My mum actually ended up becoming a Russian teacher. Sadly, I haven't inherited any talent in that regard and despite of learning Russian for eight years in school I got never past the basics. I just wasn't interested at the time.
I had a fantastic time there and kept extending my stay.



Even met some friendly bikers



and a couple of local girls who wanted to marry me













Russian beach life is fun. Sun, water, bikini clad girls, beer on tap, ice cream and watching "Wolf and Hare" with the kids.




As an interesting aside, the jet engine that the Junkers "specialists" developed in Upra won over a competitive design by BMW "specialists" also shipped off to Russia. The Russians carried on the development under chief designer
Nikolay Kuznetsov (NK). They ended up developing the NK-33 engine for Russia's moon program. The program was canned after America won the race to the moon and the engines ordered destroyed. Kuznetsov ignored that order and stored them in a warehouse in Upra, where they were re-discovered in the 90s. A US company bought a few and tested them. Well, they worked great and they ended up buying three dozens and using them for the Antares rocket. The inaugural space flight was from NASA's Wallops Flight Facility on April 21, 2013.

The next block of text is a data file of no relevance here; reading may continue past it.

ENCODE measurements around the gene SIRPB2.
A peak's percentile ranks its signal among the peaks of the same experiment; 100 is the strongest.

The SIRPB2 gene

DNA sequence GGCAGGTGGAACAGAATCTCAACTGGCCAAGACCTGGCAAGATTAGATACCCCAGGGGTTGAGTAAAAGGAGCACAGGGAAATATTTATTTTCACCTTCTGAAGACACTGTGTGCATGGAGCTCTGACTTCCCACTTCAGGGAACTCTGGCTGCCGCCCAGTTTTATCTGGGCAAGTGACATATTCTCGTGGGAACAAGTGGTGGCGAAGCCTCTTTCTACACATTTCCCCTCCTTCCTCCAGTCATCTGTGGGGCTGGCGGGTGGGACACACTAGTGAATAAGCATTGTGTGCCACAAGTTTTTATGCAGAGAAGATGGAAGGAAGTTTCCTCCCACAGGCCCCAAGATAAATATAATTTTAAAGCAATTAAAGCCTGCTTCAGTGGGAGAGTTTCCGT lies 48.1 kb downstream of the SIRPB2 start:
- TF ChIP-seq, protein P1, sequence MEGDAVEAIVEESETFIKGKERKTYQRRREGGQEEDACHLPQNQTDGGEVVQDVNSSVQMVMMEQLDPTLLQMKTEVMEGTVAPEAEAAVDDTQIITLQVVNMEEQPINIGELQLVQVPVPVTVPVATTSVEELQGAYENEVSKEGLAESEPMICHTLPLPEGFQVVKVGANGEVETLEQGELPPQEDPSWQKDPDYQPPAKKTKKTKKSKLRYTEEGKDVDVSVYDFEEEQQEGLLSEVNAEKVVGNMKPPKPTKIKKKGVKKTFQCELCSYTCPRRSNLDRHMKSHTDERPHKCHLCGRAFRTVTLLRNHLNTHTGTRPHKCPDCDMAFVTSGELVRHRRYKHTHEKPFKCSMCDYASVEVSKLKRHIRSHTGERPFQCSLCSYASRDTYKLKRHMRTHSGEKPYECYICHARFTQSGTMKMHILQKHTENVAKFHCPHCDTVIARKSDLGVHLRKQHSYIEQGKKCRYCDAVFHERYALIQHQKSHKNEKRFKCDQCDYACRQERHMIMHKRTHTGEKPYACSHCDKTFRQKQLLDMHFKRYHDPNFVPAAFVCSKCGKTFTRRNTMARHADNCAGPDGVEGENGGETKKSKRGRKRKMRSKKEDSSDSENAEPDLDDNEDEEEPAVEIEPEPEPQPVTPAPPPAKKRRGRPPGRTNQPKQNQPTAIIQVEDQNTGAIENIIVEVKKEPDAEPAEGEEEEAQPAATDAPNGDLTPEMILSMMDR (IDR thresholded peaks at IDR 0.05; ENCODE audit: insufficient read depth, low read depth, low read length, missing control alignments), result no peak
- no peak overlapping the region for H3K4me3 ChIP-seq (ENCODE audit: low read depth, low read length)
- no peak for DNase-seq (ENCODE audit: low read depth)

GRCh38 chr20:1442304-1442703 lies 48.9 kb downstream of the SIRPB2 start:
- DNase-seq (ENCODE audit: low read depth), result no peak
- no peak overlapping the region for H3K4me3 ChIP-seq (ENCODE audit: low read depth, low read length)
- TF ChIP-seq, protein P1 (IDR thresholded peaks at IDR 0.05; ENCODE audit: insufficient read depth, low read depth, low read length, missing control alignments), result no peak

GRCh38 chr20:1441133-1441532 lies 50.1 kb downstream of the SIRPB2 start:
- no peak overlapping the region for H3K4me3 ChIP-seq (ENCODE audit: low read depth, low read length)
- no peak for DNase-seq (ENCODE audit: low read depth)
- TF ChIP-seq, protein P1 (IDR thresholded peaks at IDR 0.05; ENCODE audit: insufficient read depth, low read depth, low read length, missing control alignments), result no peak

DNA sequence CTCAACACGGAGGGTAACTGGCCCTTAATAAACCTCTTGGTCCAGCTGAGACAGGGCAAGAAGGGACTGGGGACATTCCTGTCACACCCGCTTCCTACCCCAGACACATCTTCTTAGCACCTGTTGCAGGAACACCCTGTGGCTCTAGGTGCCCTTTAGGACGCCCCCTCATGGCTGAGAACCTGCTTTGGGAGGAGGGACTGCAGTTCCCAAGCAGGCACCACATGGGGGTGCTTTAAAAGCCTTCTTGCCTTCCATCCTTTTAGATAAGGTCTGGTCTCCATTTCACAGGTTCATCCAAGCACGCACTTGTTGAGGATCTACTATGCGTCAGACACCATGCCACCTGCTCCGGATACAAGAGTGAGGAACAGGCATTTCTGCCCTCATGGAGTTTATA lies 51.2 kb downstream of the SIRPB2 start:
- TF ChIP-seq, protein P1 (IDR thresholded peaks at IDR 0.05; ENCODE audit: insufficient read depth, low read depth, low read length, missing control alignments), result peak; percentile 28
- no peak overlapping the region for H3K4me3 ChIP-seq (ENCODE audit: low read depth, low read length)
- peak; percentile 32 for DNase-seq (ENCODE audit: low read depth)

I think that this is a really fascinating chapter of post war history.
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Old 04-15-2014, 09:18 AM   #145
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Very interesting program! Thanks for putting up the link to it! It seems that once the U.S. achieved success with the Saturn V, they did not continue working to advance the design, while the Soviets, although they had lost the moon race, kept working on perfecting their radical engine until they succeeded. The LockMart spokesman at about 5:44 on the final segment must have been a Martin guy before the merger, because one big LMSC project had many test flights as part of design development. Not to take away the achievements of the Soviets. That engine is amazing! In the West we have forgotten about the big start the Soviets had in exploring space and that they followed their own engineering path. Still not sure putting liquid-fueled missiles on submarines is a good idea, though.
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Old 04-15-2014, 12:47 PM   #146
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Quote:
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All good things must come to an end and so it was time to leave Ushguli.

Super Bild!

I sooo wanna go down this road....